THE WBC are guilty of tying themselves in knots regarding tonight’s Vasiliy Lomachenko-Teofimo Lopez showdown.
The contest is officially for Lomachenko’s WBA and WBO titles and Lopez’s IBF belt. Yet the WBC are adamant that all four versions of the lightweight title are on the line because Lomachenko is their world champion in the weight class. Lomachenko, though, is listed in the WBC ratings as the ‘franchise’ champion.
Who’d have thought that introducing a ‘franchise’ championship could lead to such (needless and avoidable) confusion?
It raises the question of what title Devin Haney – last year upgraded from ‘interim’ champion to ‘world’ champion – really holds and what the WBC are hoping to achieve with the franchise championship.
Last November, Haney beat Alfredo Santiago in a fight which was advertised as being a defence of the WBC world title. If Haney is not their world champion, and Lomachenko is, why did the WBC allow Devin’s victory over Santiago to be advertised as a world title fight?
The hypocrisy of designating Lomachenko as WBC ‘franchise’ champion is that Lomachenko has fought in 13 fights involving a WBO world title, 4 with a WBA title and just one WBC title fight. Strange, isn’t it, to pick as your franchise champion someone who in six years as a pro had never shown much interest in fighting for your title.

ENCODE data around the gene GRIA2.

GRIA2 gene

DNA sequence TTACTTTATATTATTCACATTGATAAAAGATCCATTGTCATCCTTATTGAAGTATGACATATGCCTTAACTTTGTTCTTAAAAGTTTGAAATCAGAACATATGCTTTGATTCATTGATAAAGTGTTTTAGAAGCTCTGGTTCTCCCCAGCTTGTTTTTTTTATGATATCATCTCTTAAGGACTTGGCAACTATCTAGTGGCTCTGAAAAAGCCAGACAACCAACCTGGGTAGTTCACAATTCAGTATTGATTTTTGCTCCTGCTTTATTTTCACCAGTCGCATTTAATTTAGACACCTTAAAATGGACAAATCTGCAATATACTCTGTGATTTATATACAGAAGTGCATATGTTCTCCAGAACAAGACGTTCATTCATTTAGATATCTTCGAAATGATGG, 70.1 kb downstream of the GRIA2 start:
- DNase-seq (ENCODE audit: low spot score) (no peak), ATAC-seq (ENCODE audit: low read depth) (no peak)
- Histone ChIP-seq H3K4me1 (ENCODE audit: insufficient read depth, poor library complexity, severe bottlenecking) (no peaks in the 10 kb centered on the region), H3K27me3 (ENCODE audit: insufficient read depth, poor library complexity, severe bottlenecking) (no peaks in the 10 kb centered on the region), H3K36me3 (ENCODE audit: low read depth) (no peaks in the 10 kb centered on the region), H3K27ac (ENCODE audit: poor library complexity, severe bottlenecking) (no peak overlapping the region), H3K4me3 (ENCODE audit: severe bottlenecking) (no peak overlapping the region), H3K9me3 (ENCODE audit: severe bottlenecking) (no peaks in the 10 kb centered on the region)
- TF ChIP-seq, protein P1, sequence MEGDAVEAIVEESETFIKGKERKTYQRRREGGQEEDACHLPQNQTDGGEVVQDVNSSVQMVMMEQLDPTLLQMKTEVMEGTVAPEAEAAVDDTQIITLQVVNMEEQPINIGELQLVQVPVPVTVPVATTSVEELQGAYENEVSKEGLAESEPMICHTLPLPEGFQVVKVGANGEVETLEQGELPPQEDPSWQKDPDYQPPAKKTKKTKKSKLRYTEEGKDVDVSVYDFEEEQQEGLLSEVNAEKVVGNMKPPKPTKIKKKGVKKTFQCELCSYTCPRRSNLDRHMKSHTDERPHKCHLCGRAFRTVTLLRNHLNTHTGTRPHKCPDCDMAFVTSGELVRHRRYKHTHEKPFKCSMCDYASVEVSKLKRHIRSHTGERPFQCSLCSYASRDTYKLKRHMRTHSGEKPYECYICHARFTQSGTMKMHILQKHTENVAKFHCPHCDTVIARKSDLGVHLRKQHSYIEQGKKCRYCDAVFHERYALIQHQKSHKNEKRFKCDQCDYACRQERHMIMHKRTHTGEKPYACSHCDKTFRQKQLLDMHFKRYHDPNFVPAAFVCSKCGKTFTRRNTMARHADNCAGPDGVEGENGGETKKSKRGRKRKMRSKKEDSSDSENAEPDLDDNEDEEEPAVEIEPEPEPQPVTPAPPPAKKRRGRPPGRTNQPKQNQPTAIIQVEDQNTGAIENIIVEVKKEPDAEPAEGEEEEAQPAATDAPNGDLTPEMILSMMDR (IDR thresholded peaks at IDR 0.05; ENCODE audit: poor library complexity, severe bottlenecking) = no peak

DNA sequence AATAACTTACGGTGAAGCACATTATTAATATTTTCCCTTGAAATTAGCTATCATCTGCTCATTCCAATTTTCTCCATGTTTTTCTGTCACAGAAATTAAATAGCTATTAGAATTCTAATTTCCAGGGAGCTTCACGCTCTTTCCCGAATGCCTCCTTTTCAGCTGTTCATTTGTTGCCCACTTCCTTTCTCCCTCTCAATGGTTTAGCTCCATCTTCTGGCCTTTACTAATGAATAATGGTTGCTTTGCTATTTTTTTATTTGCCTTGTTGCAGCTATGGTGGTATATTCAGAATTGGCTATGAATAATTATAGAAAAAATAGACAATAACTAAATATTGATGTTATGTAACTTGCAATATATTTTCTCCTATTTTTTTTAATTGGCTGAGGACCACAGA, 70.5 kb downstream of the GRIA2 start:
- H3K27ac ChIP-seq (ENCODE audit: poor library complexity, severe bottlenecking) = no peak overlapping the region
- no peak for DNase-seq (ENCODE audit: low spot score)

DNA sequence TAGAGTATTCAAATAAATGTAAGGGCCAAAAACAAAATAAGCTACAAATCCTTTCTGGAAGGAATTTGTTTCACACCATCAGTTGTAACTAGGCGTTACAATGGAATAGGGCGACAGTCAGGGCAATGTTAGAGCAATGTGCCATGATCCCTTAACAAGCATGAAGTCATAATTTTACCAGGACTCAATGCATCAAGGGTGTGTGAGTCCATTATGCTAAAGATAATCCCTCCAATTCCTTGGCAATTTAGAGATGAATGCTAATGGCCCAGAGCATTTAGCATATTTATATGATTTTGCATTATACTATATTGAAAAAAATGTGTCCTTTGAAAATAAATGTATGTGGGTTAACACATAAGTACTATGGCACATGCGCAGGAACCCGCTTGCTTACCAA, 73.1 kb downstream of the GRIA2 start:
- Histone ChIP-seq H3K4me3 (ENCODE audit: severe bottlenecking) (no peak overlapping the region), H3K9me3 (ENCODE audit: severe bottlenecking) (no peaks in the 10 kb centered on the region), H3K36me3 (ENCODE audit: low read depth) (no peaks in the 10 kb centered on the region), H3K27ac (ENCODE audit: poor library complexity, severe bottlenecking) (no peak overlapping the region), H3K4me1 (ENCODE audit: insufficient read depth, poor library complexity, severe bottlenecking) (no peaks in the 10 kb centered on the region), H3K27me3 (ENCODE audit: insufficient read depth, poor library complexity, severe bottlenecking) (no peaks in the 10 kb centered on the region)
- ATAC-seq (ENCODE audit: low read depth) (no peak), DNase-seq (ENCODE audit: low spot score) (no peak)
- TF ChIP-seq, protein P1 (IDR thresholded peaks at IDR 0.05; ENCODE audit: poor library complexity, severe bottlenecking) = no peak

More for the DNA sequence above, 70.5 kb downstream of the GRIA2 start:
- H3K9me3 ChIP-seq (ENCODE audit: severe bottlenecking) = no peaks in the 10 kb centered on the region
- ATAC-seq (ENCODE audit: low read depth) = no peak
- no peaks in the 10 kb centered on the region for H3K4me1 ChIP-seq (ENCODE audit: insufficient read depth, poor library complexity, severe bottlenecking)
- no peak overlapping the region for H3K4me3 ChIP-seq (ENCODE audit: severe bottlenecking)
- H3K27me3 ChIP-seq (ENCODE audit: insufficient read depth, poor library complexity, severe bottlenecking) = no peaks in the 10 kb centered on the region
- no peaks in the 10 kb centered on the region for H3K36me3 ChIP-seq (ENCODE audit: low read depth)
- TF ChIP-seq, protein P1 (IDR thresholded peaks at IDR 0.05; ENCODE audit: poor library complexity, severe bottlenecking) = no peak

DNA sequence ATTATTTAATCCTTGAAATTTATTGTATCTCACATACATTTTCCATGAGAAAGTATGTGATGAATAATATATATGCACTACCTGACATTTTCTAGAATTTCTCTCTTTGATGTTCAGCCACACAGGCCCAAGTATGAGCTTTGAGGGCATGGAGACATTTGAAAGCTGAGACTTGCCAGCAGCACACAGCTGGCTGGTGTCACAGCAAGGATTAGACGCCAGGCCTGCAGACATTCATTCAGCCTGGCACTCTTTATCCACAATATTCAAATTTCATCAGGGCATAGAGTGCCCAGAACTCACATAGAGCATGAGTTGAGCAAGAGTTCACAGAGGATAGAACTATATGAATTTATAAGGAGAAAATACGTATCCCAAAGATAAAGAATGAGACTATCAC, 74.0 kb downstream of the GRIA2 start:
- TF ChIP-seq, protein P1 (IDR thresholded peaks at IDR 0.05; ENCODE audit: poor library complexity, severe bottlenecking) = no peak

I could understand them designating Wanheng (Chayaphon Moonsri) who, during six years as WBC strawweight champion and through 12 title defences, has never fought for any other sanctioning body.
The franchise belt is not about loyalty, as the WBC have suggested – otherwise Lomachenko would not qualify – it is about profile and Lomachenko has the profile and Wanheng does not.
Soon, the WBC will have three active champions at lightweight. Lomachenko (presuming he beats Lopez), Haney (if he beats Yuriorkis Gamboa on November 7) and the winner of the Luke Campbell-Ryan Garcia bout which is for the ‘Interim’ title.
Does the WBC really need three champions in the same weight class?